Terrorists and Suicide Attacks
Publication Date: August 2003
Publisher(s): Library of Congress. Congressional Research Service
Suicide attacks by terrorist organizations have become more prevalent globally, and assessing the threat of suicide attacks against the United States and its interests at home and abroad has therefore gained in strategic importance.
This report focuses on the following questions: What are suicide attacks? What have been the patterns and motivations for terrorist organizations using suicide attacks in the past? What terrorist groups and other organizations are most likely to launch such attacks? How great a threat are terrorist suicide attacks to the United States, at home and abroad? How can the United States counter such a threat? It analyzes the key lessons of the international experience with suicide attacks and examines their relevance to the United States.
Important conclusions include evidence that suicide attackers generally make choices and are not impulsive or "crazy." They are usually carefully recruited, indoctrinated and then targeted by organizations. It is important, therefore, to concentrate on analyzing the culture and structure of the organization when fashioning a response. Historically, suicide attackers have been used by both secular and religious groups. The Tamil Tigers, a secular group, carried out the most ruthless campaign of suicide attacks in the 20th century; but there has been an increasing number of casualties internationally, notably as a result of attacks by Palestinian groups against Israelis and by organizations in various countries believed associated with or incited by Al Qaeda. The use of women as suicide attackers is not historically unprecedented, but its frequency among groups such as the Sri Lankan Tamil Tigers (or LTTE), the Turkish Kurdistan Workers' Party (PKK), and now the Palestinian Fatah-affiliated al-Aqsa Martyrs' Brigades and the Chechens, may indicate a social broadening of the phenomenon. While the organization is predominant in the execution of the attack, over time it cannot recruit and sustain itself without the acquiescence of the larger society.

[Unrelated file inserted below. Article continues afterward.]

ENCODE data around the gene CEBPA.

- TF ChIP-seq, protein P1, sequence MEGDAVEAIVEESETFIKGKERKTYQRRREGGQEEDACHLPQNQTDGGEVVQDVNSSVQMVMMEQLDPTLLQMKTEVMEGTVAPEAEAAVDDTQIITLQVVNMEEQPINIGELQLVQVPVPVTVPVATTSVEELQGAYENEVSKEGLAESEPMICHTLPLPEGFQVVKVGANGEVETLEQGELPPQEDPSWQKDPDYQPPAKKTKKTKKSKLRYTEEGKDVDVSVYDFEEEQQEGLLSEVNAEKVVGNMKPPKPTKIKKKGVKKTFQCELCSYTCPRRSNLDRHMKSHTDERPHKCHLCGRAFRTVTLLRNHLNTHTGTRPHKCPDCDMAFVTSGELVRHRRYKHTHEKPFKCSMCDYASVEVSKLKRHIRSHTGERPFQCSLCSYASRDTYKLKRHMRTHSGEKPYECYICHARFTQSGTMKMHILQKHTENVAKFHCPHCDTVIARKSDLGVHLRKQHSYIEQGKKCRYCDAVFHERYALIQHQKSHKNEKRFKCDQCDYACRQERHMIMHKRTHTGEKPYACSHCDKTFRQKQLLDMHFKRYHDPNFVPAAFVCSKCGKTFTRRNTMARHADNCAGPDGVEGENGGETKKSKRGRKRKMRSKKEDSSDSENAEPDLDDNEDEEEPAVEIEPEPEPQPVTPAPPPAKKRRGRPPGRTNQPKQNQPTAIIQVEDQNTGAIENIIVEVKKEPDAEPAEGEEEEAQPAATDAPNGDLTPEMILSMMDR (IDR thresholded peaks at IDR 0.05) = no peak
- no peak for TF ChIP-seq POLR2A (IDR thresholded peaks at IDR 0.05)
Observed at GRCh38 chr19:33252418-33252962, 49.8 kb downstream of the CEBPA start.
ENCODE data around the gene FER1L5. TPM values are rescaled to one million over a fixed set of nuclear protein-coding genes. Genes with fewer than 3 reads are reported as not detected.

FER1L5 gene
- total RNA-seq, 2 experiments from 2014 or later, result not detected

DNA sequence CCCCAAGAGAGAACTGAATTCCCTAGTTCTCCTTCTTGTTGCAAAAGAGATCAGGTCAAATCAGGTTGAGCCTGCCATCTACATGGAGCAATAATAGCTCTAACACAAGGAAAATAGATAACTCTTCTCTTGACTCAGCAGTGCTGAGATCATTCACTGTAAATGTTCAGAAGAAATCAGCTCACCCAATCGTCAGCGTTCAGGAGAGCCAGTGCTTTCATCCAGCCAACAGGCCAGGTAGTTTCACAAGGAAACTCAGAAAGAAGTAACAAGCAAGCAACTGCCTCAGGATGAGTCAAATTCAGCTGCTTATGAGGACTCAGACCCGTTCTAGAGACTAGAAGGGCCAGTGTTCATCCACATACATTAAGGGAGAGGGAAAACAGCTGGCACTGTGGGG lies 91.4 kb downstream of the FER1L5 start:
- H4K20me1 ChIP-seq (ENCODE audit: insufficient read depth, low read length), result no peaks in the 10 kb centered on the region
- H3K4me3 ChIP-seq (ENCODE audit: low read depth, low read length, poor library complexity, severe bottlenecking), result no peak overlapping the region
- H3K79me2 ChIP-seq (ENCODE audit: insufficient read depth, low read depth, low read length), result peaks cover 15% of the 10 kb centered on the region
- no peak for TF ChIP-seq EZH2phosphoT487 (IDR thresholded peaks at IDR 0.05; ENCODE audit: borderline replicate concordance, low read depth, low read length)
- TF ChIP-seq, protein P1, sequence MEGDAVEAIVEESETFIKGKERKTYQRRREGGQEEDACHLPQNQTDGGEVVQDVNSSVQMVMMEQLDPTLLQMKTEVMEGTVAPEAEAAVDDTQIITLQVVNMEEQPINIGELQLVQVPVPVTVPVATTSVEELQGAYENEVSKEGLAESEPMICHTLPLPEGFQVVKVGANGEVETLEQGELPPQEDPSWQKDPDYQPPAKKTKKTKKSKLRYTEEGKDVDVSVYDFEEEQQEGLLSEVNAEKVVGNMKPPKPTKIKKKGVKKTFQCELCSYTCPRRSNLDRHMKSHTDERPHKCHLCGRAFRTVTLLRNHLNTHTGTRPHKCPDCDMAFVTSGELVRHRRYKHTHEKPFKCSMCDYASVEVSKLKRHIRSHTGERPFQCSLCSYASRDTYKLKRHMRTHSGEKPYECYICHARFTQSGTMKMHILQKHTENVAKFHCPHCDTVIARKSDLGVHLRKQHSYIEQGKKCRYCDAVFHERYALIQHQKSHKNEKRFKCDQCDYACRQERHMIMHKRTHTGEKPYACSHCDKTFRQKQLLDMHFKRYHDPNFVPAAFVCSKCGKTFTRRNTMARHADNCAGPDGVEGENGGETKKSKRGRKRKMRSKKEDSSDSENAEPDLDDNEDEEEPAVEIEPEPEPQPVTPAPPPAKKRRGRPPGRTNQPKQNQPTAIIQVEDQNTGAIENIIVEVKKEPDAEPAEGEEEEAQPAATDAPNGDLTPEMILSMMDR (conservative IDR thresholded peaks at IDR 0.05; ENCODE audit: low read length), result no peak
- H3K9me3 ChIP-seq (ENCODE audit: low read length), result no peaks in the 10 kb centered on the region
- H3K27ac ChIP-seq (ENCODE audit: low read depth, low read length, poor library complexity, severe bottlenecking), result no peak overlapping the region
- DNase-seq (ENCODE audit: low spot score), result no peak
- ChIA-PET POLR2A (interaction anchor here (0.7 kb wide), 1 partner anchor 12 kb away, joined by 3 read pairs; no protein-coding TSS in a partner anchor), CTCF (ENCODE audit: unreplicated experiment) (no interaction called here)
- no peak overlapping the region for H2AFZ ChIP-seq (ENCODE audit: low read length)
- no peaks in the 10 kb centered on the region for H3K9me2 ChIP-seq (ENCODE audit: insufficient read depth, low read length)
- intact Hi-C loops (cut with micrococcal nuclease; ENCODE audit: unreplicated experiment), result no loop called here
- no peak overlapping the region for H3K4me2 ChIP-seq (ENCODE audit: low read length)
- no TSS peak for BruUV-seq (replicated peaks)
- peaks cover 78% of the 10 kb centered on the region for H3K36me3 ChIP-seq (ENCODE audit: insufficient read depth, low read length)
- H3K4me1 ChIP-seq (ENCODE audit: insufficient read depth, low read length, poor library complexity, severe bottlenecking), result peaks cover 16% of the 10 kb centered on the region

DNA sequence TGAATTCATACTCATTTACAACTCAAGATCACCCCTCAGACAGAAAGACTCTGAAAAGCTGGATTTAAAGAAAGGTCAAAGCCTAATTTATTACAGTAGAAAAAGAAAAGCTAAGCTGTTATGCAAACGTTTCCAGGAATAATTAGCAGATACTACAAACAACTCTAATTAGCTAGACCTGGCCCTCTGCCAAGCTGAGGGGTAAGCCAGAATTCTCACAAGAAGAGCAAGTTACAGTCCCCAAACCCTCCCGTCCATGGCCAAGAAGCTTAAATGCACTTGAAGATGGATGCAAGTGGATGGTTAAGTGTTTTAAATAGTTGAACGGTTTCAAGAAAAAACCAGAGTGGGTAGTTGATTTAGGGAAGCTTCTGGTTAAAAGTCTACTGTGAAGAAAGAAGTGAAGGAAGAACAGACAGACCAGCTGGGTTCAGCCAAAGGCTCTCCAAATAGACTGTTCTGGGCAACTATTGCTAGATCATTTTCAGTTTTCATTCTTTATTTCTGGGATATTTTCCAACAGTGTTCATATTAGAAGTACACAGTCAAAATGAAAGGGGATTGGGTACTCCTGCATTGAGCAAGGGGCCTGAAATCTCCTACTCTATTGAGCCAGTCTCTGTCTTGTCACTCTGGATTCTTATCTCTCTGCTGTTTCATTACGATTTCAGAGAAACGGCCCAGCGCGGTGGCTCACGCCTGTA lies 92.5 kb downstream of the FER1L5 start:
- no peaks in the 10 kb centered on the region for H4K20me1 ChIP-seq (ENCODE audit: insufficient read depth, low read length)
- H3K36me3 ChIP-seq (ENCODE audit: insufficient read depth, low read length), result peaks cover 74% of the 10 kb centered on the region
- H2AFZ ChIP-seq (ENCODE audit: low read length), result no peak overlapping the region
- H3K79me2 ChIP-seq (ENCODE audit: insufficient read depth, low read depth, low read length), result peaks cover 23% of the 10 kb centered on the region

The greatest threat to U.S. citizens comes from the possibility of further attacks orchestrated or inspired by Al Qaeda, either in the U.S. or abroad. Furthermore, suicide attacks on U.S. citizens and civilians in Iraq are a mounting concern. To counter the threat, the United States may use both offensive and defensive measures. Offensive measures include counterterrorism efforts such as preemptive strikes against terrorist organizations, vigorous intelligence collection, and longer term efforts to reduce the ability of terrorist organizations to recruit suicide candidates. Defensive measures include physical protection of U.S. assets, psychological preparation of the population, and the full range of anti-terrorism efforts required for a robust homeland defense.
The report concludes with a discussion of the implications for Congress of the increase in suicide attacks, and a range of options for meeting the threat. It will not be updated.